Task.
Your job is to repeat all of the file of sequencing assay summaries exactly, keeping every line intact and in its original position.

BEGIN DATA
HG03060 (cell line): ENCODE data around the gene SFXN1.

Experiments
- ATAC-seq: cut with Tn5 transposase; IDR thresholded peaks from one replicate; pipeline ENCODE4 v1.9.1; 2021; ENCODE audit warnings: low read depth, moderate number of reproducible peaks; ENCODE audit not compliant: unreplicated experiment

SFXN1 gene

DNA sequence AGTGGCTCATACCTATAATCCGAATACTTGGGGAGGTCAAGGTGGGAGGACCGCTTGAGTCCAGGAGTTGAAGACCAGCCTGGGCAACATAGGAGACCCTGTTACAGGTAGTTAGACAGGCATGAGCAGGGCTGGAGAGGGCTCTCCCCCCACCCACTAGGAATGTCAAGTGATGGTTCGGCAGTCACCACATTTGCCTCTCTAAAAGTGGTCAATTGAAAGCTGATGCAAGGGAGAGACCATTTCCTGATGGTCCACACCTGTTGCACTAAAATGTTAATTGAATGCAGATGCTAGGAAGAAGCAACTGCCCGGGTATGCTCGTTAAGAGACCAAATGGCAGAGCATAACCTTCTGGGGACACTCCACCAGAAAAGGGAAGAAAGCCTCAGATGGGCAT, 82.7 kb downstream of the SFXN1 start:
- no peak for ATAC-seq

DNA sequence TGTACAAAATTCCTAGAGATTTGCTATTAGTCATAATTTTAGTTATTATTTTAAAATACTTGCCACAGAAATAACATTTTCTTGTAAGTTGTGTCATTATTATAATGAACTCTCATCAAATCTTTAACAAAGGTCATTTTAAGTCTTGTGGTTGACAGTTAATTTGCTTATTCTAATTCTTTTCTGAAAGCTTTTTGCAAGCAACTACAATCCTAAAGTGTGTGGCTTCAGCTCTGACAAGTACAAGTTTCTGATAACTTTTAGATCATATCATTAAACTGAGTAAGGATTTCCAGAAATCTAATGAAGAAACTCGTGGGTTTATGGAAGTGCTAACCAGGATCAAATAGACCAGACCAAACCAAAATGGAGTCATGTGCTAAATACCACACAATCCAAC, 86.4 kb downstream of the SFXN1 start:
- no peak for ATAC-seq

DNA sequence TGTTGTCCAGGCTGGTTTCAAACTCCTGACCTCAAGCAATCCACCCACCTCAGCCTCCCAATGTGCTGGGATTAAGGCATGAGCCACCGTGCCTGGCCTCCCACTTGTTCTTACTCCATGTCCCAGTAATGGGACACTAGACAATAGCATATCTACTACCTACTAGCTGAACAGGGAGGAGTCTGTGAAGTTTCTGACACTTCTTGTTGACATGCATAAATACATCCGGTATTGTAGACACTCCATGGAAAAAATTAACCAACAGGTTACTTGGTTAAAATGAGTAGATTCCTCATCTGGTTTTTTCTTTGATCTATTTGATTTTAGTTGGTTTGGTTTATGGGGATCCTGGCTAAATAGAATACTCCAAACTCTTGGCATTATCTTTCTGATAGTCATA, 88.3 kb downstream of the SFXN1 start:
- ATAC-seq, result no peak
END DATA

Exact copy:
HG03060 (cell line): ENCODE data around the gene SFXN1.

Experiments
- ATAC-seq: cut with Tn5 transposase; IDR thresholded peaks from one replicate; pipeline ENCODE4 v1.9.1; 2021; ENCODE audit warnings: low read depth, moderate number of reproducible peaks; ENCODE audit not compliant: unreplicated experiment

SFXN1 gene

DNA sequence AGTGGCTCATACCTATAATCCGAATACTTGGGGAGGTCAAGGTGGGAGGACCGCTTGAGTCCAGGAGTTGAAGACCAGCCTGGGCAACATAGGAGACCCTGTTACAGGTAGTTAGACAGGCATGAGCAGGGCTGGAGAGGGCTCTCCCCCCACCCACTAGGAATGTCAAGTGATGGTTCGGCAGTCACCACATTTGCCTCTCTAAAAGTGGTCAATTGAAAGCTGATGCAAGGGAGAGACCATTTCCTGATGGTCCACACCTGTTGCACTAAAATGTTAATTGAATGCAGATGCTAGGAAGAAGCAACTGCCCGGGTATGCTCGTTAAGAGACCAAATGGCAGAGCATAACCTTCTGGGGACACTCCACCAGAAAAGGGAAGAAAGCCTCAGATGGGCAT, 82.7 kb downstream of the SFXN1 start:
- no peak for ATAC-seq

DNA sequence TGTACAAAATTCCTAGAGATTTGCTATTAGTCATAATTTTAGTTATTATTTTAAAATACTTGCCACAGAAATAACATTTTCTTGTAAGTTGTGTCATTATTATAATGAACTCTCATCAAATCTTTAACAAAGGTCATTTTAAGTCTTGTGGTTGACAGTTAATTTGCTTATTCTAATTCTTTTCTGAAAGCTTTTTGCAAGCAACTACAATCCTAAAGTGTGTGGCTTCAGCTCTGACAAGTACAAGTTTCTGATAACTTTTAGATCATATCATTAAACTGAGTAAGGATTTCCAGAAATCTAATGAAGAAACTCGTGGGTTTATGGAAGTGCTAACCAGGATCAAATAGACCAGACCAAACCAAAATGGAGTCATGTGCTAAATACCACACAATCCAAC, 86.4 kb downstream of the SFXN1 start:
- no peak for ATAC-seq

DNA sequence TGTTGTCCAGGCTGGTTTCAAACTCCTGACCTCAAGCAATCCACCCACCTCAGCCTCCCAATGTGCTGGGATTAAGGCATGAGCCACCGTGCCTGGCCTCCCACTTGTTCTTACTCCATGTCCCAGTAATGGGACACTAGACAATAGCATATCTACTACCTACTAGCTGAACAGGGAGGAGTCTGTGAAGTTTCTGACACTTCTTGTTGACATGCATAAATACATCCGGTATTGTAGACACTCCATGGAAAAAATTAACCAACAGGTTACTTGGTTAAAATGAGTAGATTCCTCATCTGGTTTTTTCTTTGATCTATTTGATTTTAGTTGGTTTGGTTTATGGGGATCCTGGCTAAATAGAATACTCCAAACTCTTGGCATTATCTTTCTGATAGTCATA, 88.3 kb downstream of the SFXN1 start:
- ATAC-seq, result no peak